What Happens When You Flat 3X in an Ironman?

Courtesy of Steve Smith, Kona Podium finisher 2015


"I've raced the iron distance many times and never had a bike related failure," says an area athlete.  But there are a good number of folks who flat for one reason or other, and a couple even flat twice.  But here we see that it's possible to have even more punctures and still wear the mantle of IRONMAN come midnight.

“It was an epic race, but one I hope to never repeat.”  It was with these cryptic words that I agreed to meet Legacy athlete Tim Johnson from St. Louis at the finisher’s banquet the day following the 2015 IRONMAN World Championship in Kona.

Johnson was one of the folks I had the privilege of profiling for before the race so I knew some of what got him to Kona.  As a veteran of a dozen 140.6 mile efforts, he’d raced under many conditions, some pretty awful, and a host of different terrains. “Ever read the magazine know-it-alls who say that this course or that course is may be harder than this one?  Bunk, all bunk.”  This from a gent who’s raced Ironman Lake Placid, IM Wisconsin and the old St. George, Utah course.  “This one (Kona) beats them all.”

It didn’t help, of course, that Johnson was nursing an ailing Achilles and under chiropractic care for a recent flare up of a sore back.  It’s even more sore today.  Here’s why.  This athlete is a real student of the sport.  He knew precisely where to line up for an excellent swim.  A good T1 followed.  It would be the last good thing in his day for the next 15 hours.  He only made mile 4 on the bike before flatting.  Then he flatted at mile 5.  Now out of tubes, you guessed it, he flatted at mile 6.  As he described his pre-race preparation, he sounded pretty thorough with new tires and tubes a couple weeks out, several rides to make sure all was well, etc.

So, following this third flat tire, he waited about 20 minutes for the roving neutral support bike mechs, who also couldn’t explain the etiology of his situation.  They gave him a new tire and tube.  Plus a spare tube for the road so to speak, but unlike so many of us who'd say "This just isn't my day," fold their tent and quit, Tim shrugged, gave out a big sigh, and began to pedal.  He immediately separated the rubber off one of his brake pads!  (Course he did.)

Hard way to start this second wind, or would 4th wind be more appropriate?  But by now, he was basically cooked.  He missed his pre-race predicted bike interval so he had headwinds “about 70% of the time."  You read that right.  The out and back Kona bike course snakes through the rugged Kawaihae region of the island well known for this blowing both ways phenomenon.  It didn’t help this northbound athlete to view the southbound athletes, already having been to the turnaround, “about 1000 miles ahead of me,” he admitted as he trudged north.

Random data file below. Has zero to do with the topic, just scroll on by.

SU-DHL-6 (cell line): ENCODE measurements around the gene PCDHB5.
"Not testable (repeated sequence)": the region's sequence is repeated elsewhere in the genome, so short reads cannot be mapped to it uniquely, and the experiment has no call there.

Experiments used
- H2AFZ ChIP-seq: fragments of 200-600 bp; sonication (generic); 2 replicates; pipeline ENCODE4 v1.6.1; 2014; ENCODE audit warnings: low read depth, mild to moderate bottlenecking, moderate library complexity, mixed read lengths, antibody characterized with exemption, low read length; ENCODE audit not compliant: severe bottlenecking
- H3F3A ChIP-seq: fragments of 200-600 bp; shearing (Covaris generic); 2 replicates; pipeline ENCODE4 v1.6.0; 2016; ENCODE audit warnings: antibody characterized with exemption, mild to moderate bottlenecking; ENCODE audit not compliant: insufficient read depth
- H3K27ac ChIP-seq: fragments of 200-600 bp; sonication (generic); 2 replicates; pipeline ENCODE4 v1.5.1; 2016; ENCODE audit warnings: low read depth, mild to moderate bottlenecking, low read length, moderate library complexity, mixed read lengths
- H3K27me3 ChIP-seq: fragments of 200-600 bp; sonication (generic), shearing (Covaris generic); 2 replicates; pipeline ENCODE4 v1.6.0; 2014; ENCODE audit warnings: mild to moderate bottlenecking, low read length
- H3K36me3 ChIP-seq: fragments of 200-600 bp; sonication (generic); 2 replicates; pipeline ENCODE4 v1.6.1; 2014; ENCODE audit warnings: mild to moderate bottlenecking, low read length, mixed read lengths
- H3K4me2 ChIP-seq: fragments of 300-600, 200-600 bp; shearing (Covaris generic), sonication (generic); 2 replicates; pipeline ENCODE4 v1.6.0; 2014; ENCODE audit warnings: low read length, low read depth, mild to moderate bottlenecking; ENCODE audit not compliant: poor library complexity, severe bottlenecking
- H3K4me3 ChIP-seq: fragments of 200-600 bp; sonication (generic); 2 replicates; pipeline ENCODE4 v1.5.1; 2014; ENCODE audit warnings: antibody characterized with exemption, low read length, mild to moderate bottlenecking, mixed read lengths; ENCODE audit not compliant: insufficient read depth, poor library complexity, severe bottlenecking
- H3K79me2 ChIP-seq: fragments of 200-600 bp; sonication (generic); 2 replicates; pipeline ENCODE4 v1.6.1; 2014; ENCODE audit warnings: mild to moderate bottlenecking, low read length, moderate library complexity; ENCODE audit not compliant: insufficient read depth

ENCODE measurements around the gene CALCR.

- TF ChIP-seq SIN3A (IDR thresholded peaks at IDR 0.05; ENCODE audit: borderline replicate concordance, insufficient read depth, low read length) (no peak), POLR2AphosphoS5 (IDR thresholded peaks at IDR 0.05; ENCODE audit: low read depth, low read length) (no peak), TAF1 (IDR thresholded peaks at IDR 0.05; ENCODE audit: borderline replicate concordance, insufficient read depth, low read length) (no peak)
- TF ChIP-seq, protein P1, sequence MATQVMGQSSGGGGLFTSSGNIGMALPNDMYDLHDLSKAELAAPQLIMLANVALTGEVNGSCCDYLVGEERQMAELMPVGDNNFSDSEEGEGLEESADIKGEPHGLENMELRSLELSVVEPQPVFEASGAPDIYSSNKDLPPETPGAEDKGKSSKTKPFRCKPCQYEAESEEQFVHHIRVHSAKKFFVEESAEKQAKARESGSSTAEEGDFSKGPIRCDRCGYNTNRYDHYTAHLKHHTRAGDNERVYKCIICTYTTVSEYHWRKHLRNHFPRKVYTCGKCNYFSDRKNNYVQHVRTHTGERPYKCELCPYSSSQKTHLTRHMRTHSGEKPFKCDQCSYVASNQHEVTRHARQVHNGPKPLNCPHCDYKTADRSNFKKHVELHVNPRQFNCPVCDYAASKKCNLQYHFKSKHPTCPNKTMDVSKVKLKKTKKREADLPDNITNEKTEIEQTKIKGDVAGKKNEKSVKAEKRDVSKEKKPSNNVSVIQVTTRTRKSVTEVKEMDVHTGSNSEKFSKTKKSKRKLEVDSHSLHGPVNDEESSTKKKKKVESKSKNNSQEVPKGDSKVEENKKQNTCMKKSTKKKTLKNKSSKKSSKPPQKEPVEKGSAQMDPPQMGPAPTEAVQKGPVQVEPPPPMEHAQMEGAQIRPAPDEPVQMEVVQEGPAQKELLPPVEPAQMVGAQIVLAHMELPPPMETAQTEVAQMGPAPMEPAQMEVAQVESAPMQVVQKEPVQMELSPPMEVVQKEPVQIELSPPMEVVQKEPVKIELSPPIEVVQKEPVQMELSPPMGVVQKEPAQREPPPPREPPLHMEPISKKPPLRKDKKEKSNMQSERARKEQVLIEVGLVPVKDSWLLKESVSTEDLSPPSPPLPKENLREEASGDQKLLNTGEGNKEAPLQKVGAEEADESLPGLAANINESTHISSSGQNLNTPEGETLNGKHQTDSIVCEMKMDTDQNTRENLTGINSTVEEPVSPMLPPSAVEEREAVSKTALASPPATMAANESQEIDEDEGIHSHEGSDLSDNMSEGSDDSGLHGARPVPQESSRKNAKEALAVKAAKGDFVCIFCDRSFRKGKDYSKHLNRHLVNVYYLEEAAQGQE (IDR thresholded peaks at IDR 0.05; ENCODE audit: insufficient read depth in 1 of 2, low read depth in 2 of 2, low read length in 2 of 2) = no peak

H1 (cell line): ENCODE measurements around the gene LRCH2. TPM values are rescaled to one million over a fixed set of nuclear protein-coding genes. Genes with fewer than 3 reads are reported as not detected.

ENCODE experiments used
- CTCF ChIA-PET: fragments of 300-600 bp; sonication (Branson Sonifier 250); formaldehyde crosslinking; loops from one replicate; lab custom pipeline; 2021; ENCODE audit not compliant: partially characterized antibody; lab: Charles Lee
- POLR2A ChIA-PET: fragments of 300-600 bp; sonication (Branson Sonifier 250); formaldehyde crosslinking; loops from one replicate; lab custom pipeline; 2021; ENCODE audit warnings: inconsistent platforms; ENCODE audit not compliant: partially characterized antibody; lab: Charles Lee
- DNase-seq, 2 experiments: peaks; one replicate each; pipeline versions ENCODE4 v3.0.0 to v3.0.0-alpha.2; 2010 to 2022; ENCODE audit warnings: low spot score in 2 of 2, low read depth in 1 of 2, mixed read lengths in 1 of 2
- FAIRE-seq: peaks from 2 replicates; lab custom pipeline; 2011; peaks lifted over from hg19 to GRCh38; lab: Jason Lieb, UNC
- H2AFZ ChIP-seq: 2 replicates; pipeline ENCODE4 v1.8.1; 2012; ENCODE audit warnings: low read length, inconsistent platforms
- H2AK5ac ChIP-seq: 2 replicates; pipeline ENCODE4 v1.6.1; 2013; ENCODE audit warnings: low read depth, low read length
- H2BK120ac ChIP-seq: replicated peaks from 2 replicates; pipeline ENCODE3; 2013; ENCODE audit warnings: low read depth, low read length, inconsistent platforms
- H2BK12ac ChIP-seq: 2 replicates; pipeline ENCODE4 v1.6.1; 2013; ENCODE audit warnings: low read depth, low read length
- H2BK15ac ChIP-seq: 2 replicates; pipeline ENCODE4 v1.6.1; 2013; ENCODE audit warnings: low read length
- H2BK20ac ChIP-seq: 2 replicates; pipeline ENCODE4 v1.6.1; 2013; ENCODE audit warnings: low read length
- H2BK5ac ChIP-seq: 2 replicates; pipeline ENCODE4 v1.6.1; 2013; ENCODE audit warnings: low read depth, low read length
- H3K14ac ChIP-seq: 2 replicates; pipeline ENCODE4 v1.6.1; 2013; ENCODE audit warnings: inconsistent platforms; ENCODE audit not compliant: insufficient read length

Surprisingly, he made the bike cut off, although not by much.  He was spent, mentally exhausted.  He was only able to run only the first few miles of the marathon.  But, now well after dark, he was truly amazed at how beautiful the Hawaiian night sky was, the brightness of the millions of stars.  You might have been able to predict, that he had to walk the majority of the 26 miles saving his small reserve of kindling remaining to actually run the final mile to the finish.  

Cramping badly, Johnson was taken to the medical tent, weighed, and found to be 17 pounds down. Seventeen!  Through all this he still laughed when he told me, “Yes I was at the IRONMAN finish line at midnight.  Receiving my second bag if IV fluids in Medical.  Ha!”

But, as if you couldn't tell already, Tim Johnson is a glass is half full guy.  In spite his misadventures this day, he was still terribly impressed that he, Tim Johnson from Missouri, was able to "watch one of the most glorious sunsets I’d ever seen as the sun plunged into the Pacific. And you know, I’m doing it in Kailua-Kona, Hawaii!”

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